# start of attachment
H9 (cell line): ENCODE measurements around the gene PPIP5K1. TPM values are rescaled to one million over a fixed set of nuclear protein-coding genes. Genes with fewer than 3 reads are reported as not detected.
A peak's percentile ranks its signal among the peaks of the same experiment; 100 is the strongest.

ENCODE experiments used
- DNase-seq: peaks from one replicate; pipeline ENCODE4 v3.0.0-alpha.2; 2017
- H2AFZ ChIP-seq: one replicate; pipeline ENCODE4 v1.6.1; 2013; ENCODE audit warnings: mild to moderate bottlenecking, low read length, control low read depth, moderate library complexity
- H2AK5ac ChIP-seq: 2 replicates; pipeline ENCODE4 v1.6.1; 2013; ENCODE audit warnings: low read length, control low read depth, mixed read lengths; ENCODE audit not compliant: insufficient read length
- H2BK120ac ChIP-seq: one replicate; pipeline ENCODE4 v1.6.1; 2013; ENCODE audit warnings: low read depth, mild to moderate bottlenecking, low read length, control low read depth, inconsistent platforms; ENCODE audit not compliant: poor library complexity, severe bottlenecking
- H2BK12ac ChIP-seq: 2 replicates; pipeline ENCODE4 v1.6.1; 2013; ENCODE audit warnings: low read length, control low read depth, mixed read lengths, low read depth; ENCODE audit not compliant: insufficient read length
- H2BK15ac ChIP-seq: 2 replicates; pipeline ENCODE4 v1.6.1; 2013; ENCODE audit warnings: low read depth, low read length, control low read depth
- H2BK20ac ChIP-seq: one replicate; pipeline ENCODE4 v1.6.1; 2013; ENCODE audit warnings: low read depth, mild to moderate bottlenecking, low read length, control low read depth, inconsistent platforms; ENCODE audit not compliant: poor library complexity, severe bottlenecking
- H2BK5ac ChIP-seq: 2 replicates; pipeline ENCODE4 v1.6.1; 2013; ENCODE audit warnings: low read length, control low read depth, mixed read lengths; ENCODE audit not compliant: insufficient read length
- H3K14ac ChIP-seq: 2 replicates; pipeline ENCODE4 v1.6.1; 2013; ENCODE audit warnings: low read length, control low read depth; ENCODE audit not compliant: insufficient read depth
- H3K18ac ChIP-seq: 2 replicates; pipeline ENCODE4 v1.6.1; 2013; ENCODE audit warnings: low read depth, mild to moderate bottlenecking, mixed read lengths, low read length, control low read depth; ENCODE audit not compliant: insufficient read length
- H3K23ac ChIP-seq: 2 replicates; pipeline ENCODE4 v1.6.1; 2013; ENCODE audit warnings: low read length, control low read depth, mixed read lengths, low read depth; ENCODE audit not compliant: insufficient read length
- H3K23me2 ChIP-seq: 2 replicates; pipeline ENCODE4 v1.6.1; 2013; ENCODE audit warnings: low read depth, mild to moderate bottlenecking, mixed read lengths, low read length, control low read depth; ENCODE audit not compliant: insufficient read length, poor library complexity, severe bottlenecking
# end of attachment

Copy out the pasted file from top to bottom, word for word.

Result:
H9 (cell line): ENCODE measurements around the gene PPIP5K1. TPM values are rescaled to one million over a fixed set of nuclear protein-coding genes. Genes with fewer than 3 reads are reported as not detected.
A peak's percentile ranks its signal among the peaks of the same experiment; 100 is the strongest.

ENCODE experiments used
- DNase-seq: peaks from one replicate; pipeline ENCODE4 v3.0.0-alpha.2; 2017
- H2AFZ ChIP-seq: one replicate; pipeline ENCODE4 v1.6.1; 2013; ENCODE audit warnings: mild to moderate bottlenecking, low read length, control low read depth, moderate library complexity
- H2AK5ac ChIP-seq: 2 replicates; pipeline ENCODE4 v1.6.1; 2013; ENCODE audit warnings: low read length, control low read depth, mixed read lengths; ENCODE audit not compliant: insufficient read length
- H2BK120ac ChIP-seq: one replicate; pipeline ENCODE4 v1.6.1; 2013; ENCODE audit warnings: low read depth, mild to moderate bottlenecking, low read length, control low read depth, inconsistent platforms; ENCODE audit not compliant: poor library complexity, severe bottlenecking
- H2BK12ac ChIP-seq: 2 replicates; pipeline ENCODE4 v1.6.1; 2013; ENCODE audit warnings: low read length, control low read depth, mixed read lengths, low read depth; ENCODE audit not compliant: insufficient read length
- H2BK15ac ChIP-seq: 2 replicates; pipeline ENCODE4 v1.6.1; 2013; ENCODE audit warnings: low read depth, low read length, control low read depth
- H2BK20ac ChIP-seq: one replicate; pipeline ENCODE4 v1.6.1; 2013; ENCODE audit warnings: low read depth, mild to moderate bottlenecking, low read length, control low read depth, inconsistent platforms; ENCODE audit not compliant: poor library complexity, severe bottlenecking
- H2BK5ac ChIP-seq: 2 replicates; pipeline ENCODE4 v1.6.1; 2013; ENCODE audit warnings: low read length, control low read depth, mixed read lengths; ENCODE audit not compliant: insufficient read length
- H3K14ac ChIP-seq: 2 replicates; pipeline ENCODE4 v1.6.1; 2013; ENCODE audit warnings: low read length, control low read depth; ENCODE audit not compliant: insufficient read depth
- H3K18ac ChIP-seq: 2 replicates; pipeline ENCODE4 v1.6.1; 2013; ENCODE audit warnings: low read depth, mild to moderate bottlenecking, mixed read lengths, low read length, control low read depth; ENCODE audit not compliant: insufficient read length
- H3K23ac ChIP-seq: 2 replicates; pipeline ENCODE4 v1.6.1; 2013; ENCODE audit warnings: low read length, control low read depth, mixed read lengths, low read depth; ENCODE audit not compliant: insufficient read length
- H3K23me2 ChIP-seq: 2 replicates; pipeline ENCODE4 v1.6.1; 2013; ENCODE audit warnings: low read depth, mild to moderate bottlenecking, mixed read lengths, low read length, control low read depth; ENCODE audit not compliant: insufficient read length, poor library complexity, severe bottlenecking